I was going to wait to write something about David Foster Wallace’s death, but after reading Kathleen Fitzpatrick’s comment about him in the New York Times I understood that I have something to say now. She had said that DFW’s Infinite Jest “was ironic, but at the same time it was attempting to take emotional risk [. . .] A lot of contemporary literature uses irony as a self-protective gesture, but he never did that. He was like a lot of postmodern novelists, but braver” (Williams).
I read David Foster Wallace’s Infinite Jest in the Winter of 1998, two years after my brother’s death and twenty-six after my father’s.1 I was, at the time, separated from myself and others to such an extent that I was having conversations without being in them. I remember, for example, one time standing on the street on a late summer Charlottesville’s afternoon talking to my friend Michele. My emotional state was such that I was nodding and responding in all the appropriate places, saying things relevant to the conversation. The problem, as I recall it, was that I would have no recollection of the conversation that had transpired even thirty seconds previous. I was losing the conversation even as I was having it. My two reigning emotions of that time period were horror and devastation.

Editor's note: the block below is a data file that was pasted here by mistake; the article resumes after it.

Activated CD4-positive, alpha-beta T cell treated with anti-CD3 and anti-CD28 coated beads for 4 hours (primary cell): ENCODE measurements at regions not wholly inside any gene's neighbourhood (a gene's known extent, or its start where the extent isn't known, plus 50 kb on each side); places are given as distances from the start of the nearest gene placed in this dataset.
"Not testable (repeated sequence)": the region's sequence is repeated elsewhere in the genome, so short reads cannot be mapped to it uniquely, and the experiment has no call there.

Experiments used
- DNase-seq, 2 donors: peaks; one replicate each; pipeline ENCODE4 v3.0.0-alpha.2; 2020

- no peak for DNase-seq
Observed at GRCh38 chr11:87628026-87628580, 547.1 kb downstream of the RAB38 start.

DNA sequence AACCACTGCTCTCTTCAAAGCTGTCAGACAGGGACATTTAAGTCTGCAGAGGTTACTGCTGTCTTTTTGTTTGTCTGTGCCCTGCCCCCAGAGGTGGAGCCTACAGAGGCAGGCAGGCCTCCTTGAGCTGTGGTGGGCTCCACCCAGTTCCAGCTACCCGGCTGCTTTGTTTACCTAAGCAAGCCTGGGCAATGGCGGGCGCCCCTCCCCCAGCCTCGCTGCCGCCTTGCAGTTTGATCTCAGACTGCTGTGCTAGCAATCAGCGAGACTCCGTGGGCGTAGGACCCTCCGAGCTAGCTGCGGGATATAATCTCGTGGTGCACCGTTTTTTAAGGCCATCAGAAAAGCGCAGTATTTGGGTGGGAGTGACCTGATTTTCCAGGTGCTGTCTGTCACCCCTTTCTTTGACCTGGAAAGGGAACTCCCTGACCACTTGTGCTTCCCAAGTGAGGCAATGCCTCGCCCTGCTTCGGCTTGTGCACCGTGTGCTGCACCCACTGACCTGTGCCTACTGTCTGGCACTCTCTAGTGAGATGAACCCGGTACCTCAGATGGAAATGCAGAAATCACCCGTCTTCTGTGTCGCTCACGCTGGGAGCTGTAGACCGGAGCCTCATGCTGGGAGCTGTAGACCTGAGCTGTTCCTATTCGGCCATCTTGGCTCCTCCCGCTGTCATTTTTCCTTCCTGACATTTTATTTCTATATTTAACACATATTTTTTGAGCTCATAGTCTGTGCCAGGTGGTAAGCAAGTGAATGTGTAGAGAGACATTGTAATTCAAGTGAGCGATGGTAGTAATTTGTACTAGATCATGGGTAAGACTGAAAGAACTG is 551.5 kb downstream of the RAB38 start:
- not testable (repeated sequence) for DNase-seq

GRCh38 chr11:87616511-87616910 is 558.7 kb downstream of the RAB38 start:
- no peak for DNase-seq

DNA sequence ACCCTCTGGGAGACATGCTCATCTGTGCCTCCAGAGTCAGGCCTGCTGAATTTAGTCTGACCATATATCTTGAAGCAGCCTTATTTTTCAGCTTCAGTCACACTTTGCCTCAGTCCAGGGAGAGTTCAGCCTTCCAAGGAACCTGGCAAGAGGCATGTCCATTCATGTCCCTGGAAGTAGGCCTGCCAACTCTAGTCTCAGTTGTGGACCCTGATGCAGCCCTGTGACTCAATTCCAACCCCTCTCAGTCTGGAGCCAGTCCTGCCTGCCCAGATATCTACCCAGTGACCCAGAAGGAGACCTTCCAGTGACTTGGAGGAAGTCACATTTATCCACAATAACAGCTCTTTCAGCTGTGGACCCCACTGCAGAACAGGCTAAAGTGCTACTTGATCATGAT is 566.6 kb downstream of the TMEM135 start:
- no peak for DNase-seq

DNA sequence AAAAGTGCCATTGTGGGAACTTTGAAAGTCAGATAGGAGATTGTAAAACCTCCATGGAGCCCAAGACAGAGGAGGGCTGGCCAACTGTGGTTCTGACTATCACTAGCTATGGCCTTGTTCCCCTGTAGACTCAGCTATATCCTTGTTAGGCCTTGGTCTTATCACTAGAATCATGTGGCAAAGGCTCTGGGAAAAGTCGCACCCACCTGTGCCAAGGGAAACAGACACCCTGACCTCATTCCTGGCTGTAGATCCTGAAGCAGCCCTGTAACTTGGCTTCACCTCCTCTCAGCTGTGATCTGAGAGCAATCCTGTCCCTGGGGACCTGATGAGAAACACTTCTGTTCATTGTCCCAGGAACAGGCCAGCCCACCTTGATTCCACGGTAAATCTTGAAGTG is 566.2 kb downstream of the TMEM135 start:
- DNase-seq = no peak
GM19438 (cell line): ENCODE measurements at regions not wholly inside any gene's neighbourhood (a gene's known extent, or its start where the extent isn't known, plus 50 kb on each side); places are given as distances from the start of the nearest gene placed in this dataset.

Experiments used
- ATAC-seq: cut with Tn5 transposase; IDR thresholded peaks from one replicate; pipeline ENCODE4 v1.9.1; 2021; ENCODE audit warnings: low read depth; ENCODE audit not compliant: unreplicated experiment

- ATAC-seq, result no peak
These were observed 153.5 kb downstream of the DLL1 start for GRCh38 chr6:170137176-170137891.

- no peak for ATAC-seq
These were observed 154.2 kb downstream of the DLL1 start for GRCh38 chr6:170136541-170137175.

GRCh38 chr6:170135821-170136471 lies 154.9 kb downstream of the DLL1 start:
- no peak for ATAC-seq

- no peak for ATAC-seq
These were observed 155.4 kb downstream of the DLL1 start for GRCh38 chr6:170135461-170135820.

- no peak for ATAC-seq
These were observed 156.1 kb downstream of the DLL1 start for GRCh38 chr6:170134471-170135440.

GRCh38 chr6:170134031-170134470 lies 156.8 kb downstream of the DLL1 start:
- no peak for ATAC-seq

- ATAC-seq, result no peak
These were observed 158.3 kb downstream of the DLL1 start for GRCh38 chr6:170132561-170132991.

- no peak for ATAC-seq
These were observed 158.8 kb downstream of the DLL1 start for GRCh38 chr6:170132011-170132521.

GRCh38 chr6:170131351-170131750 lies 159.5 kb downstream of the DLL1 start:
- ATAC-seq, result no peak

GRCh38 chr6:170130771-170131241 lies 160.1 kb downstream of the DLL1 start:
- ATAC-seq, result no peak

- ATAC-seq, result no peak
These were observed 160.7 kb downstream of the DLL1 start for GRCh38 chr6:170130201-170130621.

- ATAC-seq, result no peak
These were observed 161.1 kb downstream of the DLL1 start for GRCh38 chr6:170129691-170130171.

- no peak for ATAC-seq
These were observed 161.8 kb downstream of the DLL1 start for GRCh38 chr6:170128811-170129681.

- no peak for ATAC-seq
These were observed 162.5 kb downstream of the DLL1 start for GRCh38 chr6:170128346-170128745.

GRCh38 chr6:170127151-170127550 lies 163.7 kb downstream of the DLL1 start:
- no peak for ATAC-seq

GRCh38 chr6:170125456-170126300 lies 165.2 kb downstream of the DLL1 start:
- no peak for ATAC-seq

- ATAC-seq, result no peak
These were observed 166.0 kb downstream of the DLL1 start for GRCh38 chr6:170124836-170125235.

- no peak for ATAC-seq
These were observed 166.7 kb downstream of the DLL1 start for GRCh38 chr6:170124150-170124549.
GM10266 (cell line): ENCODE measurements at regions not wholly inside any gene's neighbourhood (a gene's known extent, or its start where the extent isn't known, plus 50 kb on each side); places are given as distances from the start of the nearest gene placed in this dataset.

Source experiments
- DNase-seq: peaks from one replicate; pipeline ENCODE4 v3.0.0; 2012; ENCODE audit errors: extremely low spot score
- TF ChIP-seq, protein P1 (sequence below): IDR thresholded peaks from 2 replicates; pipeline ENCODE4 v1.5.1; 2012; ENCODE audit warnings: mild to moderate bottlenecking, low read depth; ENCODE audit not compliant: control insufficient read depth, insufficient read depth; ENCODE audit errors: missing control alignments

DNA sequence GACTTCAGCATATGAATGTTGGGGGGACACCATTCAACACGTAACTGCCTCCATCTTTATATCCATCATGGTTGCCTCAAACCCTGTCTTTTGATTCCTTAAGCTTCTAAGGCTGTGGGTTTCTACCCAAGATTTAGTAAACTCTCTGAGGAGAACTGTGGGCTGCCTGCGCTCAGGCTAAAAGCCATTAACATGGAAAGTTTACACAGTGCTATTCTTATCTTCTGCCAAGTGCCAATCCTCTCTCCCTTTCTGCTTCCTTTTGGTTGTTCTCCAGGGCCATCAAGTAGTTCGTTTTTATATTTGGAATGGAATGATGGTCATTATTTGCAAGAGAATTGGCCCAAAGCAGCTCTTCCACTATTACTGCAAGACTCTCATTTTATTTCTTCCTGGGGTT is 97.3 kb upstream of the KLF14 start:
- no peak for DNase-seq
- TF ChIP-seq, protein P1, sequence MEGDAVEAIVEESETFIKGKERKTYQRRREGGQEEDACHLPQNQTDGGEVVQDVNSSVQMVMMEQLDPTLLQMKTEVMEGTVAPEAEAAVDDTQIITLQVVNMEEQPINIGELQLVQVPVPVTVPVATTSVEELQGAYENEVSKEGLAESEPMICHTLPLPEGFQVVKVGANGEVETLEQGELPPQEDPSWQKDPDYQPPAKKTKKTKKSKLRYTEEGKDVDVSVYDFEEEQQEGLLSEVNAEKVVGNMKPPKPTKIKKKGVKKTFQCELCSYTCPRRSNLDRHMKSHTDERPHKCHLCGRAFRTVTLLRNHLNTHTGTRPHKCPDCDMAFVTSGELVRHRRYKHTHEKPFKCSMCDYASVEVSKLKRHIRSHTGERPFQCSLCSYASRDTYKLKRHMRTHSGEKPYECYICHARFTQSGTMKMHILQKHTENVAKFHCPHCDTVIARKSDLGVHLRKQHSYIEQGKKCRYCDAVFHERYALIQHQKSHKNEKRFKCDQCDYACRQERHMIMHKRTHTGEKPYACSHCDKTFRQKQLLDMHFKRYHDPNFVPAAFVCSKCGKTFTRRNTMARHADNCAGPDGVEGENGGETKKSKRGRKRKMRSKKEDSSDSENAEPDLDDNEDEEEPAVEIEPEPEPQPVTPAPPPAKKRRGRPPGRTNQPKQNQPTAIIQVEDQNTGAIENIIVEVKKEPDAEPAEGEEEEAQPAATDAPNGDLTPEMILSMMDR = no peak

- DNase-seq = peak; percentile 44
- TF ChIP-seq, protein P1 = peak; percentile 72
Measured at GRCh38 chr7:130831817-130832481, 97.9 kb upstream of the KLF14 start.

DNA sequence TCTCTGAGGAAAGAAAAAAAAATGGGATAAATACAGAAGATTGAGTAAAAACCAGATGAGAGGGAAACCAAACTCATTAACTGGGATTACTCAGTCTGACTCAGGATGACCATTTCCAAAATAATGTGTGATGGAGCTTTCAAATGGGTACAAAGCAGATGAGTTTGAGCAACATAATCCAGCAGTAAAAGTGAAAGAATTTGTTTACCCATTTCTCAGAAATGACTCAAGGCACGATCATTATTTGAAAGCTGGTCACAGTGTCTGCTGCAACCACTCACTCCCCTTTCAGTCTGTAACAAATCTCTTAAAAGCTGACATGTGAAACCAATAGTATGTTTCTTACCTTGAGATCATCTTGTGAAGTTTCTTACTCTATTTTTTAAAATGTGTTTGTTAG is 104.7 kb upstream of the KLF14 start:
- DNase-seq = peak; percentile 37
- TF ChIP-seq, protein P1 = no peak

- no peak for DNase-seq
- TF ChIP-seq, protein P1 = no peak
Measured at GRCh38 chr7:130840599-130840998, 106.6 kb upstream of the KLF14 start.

With my dissertation more like a primal intuitiion than a considered thesis—a would-be discursus on how the shift from Freudian to Lacanian psychoanalytic discourse was pardigmatic of the shift from Modernism to Postmodernism—I decided I was going to get back to the roots of my first love, literature, to figure out what I was going to write about. I took DFW’s second novel from my shelf and read it for the first time. In five days. In an epoch of my life that seemed built of despair, DFW’s novel reminded me that thinking and compassion, together combined, still could matter. I fell in love with nearly every character in the novel and hadn’t been so moved by a work of art in years, then or since.
I wish David Foster Wallace had not had to make the decision to exit this life when he did. There is so much yet I cannot say.